Everyone is used to interacting with single-factor authentication systems daily. These
using a password to access an office computer or even using a key to start your car. In some
cases, it’s even more important to ensure someone’s identity for reasons such as higher risks,
possibility of fraud, etc. A common technique to address this is adding a second factor, or Two
Factor Authentication (2FA), for better security. When an ATM asks you to use both a card and
type in a passcode, that’s 2FA in action. A would-be thief needs to steal both the physical card
and your knowledge of the code to fool the ATM into giving them your money.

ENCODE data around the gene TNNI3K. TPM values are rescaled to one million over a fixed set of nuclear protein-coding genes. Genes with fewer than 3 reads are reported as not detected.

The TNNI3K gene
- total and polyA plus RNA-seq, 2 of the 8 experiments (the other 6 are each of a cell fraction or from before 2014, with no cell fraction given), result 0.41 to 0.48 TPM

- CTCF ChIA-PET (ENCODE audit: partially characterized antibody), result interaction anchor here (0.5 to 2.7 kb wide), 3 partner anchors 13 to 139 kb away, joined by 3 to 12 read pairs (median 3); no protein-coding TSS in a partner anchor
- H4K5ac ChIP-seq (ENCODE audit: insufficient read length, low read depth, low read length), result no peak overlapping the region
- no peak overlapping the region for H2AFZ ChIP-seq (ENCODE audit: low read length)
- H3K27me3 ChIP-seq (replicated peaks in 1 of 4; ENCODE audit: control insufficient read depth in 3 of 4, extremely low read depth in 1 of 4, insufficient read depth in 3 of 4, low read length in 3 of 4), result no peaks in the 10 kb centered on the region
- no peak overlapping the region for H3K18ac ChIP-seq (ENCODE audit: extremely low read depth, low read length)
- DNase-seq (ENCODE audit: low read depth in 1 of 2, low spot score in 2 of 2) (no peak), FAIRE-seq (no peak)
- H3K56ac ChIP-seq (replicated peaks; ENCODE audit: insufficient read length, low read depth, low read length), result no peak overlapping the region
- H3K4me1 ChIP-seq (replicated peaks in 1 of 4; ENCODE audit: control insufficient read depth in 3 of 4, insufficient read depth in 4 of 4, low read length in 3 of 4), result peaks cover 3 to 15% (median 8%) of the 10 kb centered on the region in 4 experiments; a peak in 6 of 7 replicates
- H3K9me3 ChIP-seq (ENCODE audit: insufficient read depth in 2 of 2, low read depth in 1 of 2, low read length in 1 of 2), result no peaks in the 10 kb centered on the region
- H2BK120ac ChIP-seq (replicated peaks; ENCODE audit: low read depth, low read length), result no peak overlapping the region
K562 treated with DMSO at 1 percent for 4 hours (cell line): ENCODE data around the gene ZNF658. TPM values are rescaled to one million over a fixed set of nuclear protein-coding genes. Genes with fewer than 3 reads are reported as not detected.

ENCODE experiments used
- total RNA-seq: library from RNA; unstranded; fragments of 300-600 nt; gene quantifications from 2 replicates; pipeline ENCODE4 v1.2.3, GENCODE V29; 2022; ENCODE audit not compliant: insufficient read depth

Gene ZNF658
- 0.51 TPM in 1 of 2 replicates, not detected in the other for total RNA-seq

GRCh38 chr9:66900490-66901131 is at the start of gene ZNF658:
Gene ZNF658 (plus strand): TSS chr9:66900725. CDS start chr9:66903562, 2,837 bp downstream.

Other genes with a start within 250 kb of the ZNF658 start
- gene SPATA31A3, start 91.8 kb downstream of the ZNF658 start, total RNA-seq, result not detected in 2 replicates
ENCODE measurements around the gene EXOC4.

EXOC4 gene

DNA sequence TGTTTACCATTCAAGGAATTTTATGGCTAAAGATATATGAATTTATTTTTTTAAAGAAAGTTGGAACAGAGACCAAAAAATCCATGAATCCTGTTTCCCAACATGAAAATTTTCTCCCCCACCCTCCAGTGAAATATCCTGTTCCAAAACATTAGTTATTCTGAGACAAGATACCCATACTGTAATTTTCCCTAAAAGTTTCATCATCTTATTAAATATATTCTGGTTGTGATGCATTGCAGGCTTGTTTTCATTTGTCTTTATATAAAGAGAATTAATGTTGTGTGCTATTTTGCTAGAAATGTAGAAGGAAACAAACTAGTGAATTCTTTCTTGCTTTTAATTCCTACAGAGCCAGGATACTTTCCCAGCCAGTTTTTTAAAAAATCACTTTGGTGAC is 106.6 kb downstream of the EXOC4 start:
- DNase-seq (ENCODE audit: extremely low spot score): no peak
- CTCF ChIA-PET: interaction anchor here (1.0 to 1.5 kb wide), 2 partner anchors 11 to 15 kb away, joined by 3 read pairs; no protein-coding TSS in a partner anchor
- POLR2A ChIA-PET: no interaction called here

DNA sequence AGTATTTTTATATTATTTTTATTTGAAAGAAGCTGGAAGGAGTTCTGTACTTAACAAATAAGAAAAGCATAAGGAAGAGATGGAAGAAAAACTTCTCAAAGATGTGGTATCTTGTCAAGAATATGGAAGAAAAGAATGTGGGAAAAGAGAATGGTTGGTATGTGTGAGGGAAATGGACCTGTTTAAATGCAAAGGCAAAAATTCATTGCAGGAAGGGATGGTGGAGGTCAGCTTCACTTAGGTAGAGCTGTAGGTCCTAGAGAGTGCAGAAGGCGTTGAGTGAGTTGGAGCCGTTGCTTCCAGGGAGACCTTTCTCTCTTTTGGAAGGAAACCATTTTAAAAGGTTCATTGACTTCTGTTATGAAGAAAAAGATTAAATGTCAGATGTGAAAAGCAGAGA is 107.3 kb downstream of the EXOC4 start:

Why do you need 2FA everywhere?
These days, our digital identities and interactions are a critical part of our privacy and
security. Most of the time, these identities are solely protected by passwords and the problem
is that your password may become insecure by factors both within and outside of your control
clicking on a “phishing” email or a hacker gaining access to a poorly protected database from a
compromised service). Given the number and severity of these incidents in the past few years,
with up to millions of passwords showing up online regularly, the most effective and easiest
solution is to enable all users to use 2FA.
Provide stronger authentication for all users, regardless of technical expertise, to protect
digital identities and prevent fraud.